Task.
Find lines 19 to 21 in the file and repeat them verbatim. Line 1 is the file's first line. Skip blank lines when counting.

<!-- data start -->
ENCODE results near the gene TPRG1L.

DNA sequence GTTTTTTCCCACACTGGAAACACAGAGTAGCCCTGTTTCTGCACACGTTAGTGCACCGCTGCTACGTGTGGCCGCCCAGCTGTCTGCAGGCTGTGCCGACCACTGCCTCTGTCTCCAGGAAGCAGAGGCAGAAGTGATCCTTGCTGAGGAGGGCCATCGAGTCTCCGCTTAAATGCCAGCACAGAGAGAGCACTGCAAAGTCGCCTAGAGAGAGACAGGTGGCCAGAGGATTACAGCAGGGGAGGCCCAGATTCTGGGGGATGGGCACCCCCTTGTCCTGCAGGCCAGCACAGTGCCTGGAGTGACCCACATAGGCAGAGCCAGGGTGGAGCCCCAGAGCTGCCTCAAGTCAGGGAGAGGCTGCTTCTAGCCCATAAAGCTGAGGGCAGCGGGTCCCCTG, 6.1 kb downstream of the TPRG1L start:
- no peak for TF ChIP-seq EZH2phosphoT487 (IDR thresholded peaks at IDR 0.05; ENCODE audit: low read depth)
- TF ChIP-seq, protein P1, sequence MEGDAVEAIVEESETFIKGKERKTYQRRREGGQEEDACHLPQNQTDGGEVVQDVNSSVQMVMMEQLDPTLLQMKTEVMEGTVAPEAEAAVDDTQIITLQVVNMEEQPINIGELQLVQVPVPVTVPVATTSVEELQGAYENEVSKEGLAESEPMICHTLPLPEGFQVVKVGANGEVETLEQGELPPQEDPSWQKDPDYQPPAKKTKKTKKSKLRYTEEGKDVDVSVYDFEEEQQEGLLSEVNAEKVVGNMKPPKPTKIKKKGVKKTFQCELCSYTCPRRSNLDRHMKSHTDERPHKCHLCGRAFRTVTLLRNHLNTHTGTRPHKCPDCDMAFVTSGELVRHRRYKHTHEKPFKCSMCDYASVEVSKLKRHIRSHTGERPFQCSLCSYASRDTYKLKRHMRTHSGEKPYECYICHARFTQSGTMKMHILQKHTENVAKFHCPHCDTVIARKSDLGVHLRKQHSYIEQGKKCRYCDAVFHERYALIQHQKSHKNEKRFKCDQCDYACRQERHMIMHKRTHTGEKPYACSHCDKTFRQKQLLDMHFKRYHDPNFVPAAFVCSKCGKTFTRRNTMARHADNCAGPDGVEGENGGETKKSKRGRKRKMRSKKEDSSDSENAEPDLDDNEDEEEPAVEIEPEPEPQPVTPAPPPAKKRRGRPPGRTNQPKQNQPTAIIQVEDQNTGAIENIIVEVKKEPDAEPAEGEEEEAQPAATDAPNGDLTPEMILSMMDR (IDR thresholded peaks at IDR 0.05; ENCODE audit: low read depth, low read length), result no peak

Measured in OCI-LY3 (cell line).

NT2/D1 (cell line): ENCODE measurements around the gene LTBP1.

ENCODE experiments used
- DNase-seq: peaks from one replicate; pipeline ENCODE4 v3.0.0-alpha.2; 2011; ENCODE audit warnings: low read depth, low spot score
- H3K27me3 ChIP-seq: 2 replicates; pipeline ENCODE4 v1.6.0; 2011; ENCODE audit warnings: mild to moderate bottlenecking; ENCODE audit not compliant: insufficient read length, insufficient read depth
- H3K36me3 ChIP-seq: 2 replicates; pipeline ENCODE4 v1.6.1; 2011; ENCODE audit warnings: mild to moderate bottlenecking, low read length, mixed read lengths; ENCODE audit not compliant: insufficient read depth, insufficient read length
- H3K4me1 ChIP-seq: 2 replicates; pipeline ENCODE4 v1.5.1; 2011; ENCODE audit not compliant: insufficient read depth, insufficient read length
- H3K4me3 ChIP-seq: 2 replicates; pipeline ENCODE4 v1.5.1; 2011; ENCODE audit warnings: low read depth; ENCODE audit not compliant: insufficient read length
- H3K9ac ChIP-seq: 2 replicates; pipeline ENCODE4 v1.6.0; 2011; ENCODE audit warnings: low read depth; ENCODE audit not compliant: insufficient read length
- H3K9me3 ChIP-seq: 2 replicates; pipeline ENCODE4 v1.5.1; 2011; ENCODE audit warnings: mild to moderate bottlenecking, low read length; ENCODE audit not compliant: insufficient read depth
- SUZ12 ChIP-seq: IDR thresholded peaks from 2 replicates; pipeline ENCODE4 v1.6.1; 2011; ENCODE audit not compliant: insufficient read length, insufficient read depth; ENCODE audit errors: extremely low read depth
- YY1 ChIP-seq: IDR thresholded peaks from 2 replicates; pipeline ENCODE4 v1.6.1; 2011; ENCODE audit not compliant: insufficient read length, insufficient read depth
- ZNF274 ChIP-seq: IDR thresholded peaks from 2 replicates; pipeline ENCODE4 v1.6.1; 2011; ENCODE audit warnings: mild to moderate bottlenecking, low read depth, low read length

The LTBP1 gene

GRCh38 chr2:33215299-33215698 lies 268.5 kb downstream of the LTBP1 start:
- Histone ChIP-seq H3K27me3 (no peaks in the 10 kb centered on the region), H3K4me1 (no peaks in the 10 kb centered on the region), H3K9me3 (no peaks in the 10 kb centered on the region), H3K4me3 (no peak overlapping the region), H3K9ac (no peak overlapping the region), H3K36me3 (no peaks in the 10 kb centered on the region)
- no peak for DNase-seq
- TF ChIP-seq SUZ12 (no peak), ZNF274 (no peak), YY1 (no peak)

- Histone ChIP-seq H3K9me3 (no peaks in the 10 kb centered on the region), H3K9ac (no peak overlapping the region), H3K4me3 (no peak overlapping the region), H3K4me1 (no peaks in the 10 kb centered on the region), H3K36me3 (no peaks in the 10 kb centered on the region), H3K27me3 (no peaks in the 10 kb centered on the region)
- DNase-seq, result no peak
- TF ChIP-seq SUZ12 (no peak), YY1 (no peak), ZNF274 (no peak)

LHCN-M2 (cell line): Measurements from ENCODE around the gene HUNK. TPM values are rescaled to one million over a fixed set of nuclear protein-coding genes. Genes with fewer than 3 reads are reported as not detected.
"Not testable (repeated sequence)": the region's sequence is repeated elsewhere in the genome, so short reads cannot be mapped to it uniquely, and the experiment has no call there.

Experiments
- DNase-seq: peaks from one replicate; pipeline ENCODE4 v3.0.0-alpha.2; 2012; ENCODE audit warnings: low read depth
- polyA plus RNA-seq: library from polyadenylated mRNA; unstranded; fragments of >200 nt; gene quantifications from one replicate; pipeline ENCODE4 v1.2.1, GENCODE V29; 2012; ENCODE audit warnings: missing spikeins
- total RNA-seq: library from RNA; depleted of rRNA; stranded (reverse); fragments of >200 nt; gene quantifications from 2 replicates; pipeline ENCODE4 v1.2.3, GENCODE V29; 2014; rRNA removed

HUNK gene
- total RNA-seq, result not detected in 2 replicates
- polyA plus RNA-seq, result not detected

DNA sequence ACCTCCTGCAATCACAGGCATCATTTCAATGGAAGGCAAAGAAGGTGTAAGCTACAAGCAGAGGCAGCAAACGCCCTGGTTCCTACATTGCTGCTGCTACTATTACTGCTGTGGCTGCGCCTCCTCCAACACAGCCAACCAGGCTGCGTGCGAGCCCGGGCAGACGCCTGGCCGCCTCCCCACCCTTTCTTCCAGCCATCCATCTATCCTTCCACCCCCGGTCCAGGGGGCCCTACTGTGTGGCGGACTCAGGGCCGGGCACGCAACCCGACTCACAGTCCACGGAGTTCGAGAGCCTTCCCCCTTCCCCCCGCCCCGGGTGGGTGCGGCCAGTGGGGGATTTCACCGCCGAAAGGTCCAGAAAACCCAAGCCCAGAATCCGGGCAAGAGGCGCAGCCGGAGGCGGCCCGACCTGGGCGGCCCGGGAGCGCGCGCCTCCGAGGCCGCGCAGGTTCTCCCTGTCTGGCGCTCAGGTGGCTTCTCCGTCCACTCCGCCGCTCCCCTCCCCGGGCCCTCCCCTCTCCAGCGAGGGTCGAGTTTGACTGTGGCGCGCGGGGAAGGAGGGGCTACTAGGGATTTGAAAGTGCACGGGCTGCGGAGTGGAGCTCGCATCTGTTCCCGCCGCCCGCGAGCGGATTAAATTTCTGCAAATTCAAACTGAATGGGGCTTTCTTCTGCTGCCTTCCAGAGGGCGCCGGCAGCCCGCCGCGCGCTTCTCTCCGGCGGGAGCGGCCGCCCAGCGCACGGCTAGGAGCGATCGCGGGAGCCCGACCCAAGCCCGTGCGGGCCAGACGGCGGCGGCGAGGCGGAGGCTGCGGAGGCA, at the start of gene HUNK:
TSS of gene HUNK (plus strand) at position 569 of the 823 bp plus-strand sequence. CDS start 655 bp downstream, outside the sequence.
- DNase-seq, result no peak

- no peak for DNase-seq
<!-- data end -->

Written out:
GRCh38 chr2:33215299-33215698 lies 268.5 kb downstream of the LTBP1 start:
- Histone ChIP-seq H3K27me3 (no peaks in the 10 kb centered on the region), H3K4me1 (no peaks in the 10 kb centered on the region), H3K9me3 (no peaks in the 10 kb centered on the region), H3K4me3 (no peak overlapping the region), H3K9ac (no peak overlapping the region), H3K36me3 (no peaks in the 10 kb centered on the region)
- no peak for DNase-seq